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Old 02-04-2014, 11:43 PM
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Default CHP in the 60's and 70's

I'm looking for old timers who know how dispatch and CHP (or other agencies, for that matter) dealt with radio and dmv lookups. There was no internet, no real networking of computers in those days. So how did they do registration checks and what not over the radio? Or maybe they didn't?
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Old 02-05-2014, 12:18 AM
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Police computer messaging emerged in the 1960s -- Teletypes, basic computer communications, 2-way radio and telephones were widely used.

2-Way radio and telephones were the most reliable and fastest method. Fast being relative.


Even to this day, the telephone is used to query certain records directly from DMV / DOJ
Back then, intercomms/telephone hotlines allowed officers and dispatcher to communicate to those that maintained and queried files.

Prior to "computers" - the telephone and police call boxes were used to communicate with the station.
Record checks and fingerprint checks were not instant, but obtainable.

DMV started collecting "fees" in 1936 - up til the 1960s DMV issued paperwork registration -- and well, times were different. Not that crimes didn't occur, but people were a bit more honest back then. Following the rules and doing what was right.

Here is a decent timeline of police tech
Forensic Science Timeline
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Old 02-05-2014, 12:53 AM
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Thanks. I do notice that even today, CHP on traffic stops only call in for registration and license checks if the driver's paperwork is not in order, as I hear them do a driver license lookup by name and DOB. So apparently they still rely on the paperwork at hand in a person car.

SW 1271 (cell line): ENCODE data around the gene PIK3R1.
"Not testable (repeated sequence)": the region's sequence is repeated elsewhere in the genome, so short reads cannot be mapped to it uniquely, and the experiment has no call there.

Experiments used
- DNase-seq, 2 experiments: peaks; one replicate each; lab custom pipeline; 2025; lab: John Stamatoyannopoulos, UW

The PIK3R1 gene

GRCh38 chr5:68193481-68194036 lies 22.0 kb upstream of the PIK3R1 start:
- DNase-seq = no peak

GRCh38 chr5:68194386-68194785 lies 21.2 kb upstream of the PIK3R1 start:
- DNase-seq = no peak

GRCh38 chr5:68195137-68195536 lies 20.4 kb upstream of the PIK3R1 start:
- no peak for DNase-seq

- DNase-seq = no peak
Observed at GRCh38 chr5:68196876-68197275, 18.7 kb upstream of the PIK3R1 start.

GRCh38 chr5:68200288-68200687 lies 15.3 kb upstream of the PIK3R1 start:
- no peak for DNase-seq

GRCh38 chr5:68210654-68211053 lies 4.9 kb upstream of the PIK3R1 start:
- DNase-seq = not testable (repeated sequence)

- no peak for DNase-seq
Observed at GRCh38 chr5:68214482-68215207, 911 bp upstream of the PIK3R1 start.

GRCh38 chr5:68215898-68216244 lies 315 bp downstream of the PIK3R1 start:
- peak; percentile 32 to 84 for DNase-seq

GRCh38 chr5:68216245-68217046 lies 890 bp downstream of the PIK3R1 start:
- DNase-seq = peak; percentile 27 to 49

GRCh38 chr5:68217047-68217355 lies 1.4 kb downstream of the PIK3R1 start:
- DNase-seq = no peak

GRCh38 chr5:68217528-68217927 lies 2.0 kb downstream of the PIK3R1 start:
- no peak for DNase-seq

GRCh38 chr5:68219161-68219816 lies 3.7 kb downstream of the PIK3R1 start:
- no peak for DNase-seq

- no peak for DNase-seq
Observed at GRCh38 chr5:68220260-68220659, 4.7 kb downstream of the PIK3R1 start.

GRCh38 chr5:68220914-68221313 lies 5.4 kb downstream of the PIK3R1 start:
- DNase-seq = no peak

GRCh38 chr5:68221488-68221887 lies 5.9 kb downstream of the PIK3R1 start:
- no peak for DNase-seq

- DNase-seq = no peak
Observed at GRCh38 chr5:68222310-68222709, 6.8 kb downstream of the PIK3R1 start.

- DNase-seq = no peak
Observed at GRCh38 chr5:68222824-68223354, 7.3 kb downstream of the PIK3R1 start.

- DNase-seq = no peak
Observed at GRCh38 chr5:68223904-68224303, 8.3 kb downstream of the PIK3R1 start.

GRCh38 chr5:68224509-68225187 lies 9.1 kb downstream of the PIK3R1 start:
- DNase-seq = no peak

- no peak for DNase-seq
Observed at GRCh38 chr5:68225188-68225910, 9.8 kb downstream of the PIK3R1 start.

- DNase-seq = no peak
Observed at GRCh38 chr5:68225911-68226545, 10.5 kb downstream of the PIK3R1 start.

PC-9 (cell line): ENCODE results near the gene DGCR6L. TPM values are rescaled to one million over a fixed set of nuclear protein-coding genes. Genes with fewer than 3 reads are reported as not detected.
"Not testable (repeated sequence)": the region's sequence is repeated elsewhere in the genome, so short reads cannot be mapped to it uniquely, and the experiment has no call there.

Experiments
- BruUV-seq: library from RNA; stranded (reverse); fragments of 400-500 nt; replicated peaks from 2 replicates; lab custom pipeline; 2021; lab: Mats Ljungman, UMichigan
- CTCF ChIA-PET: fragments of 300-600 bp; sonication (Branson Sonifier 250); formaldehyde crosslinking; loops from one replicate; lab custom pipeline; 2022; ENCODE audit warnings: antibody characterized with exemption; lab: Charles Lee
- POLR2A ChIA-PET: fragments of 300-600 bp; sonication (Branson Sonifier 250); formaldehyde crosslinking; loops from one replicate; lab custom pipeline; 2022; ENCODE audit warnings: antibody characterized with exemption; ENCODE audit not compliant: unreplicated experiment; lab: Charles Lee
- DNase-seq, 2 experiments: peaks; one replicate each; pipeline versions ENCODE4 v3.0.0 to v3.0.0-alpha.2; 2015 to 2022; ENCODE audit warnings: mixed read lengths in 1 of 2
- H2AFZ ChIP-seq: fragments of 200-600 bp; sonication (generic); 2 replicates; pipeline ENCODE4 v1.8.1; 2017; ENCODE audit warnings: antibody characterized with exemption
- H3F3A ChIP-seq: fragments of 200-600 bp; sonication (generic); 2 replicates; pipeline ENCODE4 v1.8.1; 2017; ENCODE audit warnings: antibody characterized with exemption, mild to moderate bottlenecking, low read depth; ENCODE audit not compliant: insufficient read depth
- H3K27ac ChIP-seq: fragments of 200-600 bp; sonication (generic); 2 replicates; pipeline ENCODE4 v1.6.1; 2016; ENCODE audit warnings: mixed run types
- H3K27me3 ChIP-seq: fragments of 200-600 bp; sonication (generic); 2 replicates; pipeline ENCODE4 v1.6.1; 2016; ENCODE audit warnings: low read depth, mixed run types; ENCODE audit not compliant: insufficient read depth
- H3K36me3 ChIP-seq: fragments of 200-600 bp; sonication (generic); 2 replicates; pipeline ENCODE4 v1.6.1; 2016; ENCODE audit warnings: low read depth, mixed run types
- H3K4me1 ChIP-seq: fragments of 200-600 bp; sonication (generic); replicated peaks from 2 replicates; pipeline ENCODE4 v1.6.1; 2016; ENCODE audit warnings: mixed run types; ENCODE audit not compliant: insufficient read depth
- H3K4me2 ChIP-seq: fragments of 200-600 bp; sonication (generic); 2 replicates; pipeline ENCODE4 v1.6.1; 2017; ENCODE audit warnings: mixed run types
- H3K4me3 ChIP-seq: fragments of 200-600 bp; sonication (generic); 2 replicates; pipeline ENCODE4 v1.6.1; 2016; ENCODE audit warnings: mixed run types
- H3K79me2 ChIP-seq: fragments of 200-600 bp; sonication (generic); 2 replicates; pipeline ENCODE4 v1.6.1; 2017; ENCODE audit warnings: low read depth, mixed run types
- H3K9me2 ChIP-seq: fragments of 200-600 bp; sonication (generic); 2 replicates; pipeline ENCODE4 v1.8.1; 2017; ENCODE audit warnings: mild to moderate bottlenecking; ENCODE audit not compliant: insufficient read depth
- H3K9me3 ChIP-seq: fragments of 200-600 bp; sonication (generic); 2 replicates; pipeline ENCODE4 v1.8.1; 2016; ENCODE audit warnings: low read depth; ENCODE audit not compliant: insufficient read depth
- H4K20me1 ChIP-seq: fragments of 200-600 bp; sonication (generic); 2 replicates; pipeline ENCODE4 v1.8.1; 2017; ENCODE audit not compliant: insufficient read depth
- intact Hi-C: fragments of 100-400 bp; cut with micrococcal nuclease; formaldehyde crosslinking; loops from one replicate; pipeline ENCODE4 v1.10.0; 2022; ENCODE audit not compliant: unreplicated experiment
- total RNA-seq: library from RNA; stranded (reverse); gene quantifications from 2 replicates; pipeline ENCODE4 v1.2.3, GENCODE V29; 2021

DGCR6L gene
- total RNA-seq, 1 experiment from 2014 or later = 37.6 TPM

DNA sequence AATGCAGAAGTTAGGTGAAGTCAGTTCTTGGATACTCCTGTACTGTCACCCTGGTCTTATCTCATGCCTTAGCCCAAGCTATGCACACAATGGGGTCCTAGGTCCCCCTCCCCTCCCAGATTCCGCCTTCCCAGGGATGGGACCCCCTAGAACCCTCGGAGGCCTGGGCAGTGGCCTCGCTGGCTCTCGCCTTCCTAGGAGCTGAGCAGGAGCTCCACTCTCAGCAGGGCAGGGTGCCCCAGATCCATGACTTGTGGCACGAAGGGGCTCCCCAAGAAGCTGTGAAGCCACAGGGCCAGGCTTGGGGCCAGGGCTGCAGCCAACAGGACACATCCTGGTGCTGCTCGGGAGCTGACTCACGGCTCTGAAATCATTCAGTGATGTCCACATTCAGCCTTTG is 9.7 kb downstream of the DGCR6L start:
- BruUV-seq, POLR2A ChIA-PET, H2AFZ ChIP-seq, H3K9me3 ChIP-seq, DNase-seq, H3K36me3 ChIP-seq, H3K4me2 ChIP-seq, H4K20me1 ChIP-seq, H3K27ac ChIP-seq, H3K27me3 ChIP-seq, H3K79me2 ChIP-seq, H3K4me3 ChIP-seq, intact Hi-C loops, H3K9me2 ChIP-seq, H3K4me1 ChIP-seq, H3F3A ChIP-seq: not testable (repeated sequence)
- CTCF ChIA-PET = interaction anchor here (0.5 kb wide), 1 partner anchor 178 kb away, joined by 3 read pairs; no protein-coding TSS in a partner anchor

As a computer guy myself, I was puzzled they could do any kind of records check back then. TCP/IP was not cooked up until the early 80's.

Again, thanks for the info and link.
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Old 02-05-2014, 12:58 AM
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Stumbled upon this, if anyone is interested:

https://www.ncjrs.gov/pdffiles1/Digi...48514NCJRS.pdf
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Old 02-05-2014, 7:30 PM
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I remember CHP and other agencies calling Sacramento fairly often; especially if a vehicle was wanted in a serious crime and registration was urgently needed. The dispatchers would usually say something like "we're on the phone to Sacramento" or "still waiting to hear back from DMV" I assume the DMV records were hand searched and that could take some time. Also, a stopped motorist could be detained for a while if an agency needed to call Sacramento for registration information. That all changed in the 70's with automated registration search and AWWS for wants and warrants in L.A. County.
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Old 02-05-2014, 8:10 PM
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DMV used to have paper files on every registration,in giant cabinets located on an upper floor of DMV headquarters in Sacramento. DMV had a number of college students or other entry level clerks who would take a request from an agency via phone, teletype, or radio (one of the first uses of what is now the state's CLERS network), go pull the record from the files (many wore roller skates to move around the large room quickly), and respond to the requesting agency with the information. It would often take 10-20 minutes to get a return.

Computers sped things up and the paper files were stored on microfiche.
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Old 02-07-2014, 2:57 AM